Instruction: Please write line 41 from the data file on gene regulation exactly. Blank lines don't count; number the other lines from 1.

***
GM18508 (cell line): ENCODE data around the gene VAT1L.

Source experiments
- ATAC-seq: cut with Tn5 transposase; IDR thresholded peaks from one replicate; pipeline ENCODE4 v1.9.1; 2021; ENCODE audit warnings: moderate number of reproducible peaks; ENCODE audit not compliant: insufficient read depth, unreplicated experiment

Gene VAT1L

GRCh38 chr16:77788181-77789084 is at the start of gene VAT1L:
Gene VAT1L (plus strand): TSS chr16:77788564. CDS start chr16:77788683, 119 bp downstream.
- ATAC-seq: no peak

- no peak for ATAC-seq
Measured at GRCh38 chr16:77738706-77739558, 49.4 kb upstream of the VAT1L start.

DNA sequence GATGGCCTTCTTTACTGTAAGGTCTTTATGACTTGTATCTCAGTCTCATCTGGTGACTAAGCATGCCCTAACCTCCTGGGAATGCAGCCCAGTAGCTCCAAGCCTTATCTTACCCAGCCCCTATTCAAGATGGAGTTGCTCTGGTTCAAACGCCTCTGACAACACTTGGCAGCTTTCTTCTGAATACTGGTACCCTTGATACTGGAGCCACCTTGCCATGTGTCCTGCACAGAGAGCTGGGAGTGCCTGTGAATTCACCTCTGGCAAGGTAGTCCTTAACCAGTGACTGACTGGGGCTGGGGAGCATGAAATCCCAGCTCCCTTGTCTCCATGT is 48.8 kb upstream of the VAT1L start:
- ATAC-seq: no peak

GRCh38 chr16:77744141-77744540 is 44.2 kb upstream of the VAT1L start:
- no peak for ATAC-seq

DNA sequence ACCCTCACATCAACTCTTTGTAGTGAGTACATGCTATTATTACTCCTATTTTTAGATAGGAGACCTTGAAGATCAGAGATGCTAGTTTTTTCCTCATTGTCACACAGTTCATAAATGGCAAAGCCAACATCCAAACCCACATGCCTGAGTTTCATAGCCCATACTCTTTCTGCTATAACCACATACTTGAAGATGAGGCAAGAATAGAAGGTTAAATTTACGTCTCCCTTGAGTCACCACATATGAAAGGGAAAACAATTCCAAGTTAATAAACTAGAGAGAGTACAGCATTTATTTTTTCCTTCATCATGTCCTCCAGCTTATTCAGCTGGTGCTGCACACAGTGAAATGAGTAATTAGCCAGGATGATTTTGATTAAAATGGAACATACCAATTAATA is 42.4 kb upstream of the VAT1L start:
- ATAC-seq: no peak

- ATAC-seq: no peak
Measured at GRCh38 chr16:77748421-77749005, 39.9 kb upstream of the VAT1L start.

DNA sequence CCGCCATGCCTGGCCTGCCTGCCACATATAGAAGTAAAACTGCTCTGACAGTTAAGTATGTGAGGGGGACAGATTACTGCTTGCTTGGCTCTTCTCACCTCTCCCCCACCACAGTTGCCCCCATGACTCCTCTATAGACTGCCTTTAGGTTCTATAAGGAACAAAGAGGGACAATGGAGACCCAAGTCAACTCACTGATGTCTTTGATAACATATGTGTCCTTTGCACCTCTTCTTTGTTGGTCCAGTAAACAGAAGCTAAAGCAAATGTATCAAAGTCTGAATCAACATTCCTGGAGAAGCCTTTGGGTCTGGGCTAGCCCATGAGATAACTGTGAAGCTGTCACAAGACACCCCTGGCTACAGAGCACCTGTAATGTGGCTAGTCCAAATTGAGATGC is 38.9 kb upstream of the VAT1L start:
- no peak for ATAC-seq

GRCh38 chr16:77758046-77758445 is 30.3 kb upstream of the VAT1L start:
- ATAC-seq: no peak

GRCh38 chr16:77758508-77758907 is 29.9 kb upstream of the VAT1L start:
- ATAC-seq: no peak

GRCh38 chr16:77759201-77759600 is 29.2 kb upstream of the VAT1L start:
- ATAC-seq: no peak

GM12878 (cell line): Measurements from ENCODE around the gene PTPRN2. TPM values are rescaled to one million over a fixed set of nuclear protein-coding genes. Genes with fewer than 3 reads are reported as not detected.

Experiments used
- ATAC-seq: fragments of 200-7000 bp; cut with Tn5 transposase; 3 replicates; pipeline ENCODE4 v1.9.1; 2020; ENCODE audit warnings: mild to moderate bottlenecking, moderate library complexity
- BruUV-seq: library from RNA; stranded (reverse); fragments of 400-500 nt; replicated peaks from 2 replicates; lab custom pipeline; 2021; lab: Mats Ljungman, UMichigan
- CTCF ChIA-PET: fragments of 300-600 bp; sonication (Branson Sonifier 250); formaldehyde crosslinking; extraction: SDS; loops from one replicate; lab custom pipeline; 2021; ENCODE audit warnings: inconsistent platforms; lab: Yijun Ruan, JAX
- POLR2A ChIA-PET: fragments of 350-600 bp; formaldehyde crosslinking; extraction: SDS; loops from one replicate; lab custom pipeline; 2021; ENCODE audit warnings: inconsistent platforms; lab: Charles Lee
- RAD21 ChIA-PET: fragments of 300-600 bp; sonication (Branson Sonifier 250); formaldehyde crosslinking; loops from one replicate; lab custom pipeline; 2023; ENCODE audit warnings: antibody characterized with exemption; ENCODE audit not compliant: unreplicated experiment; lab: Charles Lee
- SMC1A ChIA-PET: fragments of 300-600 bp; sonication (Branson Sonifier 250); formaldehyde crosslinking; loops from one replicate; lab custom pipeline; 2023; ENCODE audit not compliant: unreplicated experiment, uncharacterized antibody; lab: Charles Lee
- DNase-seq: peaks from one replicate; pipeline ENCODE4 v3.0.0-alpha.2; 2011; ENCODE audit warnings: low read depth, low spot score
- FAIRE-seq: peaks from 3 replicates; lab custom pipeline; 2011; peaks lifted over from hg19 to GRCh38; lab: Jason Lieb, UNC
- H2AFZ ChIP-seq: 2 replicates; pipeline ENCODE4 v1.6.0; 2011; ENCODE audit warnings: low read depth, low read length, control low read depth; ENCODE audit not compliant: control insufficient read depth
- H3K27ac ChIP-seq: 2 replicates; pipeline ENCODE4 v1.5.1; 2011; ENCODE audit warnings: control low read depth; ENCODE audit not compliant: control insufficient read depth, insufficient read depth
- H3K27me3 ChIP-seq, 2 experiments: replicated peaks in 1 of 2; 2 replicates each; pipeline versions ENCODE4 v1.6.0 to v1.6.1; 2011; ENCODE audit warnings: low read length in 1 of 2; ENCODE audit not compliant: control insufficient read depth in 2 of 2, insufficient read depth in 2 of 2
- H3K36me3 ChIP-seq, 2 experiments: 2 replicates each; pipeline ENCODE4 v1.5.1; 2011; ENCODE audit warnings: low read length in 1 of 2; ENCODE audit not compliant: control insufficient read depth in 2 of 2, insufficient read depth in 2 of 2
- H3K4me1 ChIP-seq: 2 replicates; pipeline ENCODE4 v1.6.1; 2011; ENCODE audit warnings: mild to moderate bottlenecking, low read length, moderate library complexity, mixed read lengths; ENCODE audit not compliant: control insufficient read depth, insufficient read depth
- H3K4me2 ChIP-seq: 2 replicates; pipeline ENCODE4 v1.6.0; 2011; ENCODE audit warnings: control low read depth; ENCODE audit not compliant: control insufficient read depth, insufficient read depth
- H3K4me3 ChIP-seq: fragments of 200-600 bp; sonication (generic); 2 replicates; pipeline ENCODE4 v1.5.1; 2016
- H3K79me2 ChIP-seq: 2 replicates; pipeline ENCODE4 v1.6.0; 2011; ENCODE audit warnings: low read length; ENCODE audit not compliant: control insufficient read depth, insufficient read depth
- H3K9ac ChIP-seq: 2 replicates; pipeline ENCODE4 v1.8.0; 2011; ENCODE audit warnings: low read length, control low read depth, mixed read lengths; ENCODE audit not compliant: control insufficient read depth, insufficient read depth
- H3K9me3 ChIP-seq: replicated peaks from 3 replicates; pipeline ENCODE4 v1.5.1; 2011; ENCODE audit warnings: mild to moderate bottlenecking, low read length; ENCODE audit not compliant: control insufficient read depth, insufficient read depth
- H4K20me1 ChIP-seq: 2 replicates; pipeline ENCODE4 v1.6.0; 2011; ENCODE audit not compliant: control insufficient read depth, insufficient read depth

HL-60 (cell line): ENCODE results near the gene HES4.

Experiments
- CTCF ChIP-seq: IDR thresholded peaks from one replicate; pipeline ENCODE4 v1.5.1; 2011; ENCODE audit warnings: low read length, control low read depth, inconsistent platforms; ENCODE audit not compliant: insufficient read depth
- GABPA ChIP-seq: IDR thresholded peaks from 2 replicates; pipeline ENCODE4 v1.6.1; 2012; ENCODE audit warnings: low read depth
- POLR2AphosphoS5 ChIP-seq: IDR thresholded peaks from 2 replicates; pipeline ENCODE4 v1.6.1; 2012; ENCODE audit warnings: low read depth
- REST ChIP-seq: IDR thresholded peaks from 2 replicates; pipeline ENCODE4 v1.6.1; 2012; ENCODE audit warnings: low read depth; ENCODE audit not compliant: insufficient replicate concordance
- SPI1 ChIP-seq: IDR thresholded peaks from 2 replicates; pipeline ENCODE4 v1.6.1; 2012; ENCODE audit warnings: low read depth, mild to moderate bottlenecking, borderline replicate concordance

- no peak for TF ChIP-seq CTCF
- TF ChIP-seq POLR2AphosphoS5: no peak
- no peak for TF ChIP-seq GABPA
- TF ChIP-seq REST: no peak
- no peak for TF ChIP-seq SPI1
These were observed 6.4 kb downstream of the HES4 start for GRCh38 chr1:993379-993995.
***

- H3K4me2 ChIP-seq: 2 replicates; pipeline ENCODE4 v1.6.0; 2011; ENCODE audit warnings: control low read depth; ENCODE audit not compliant: control insufficient read depth, insufficient read depth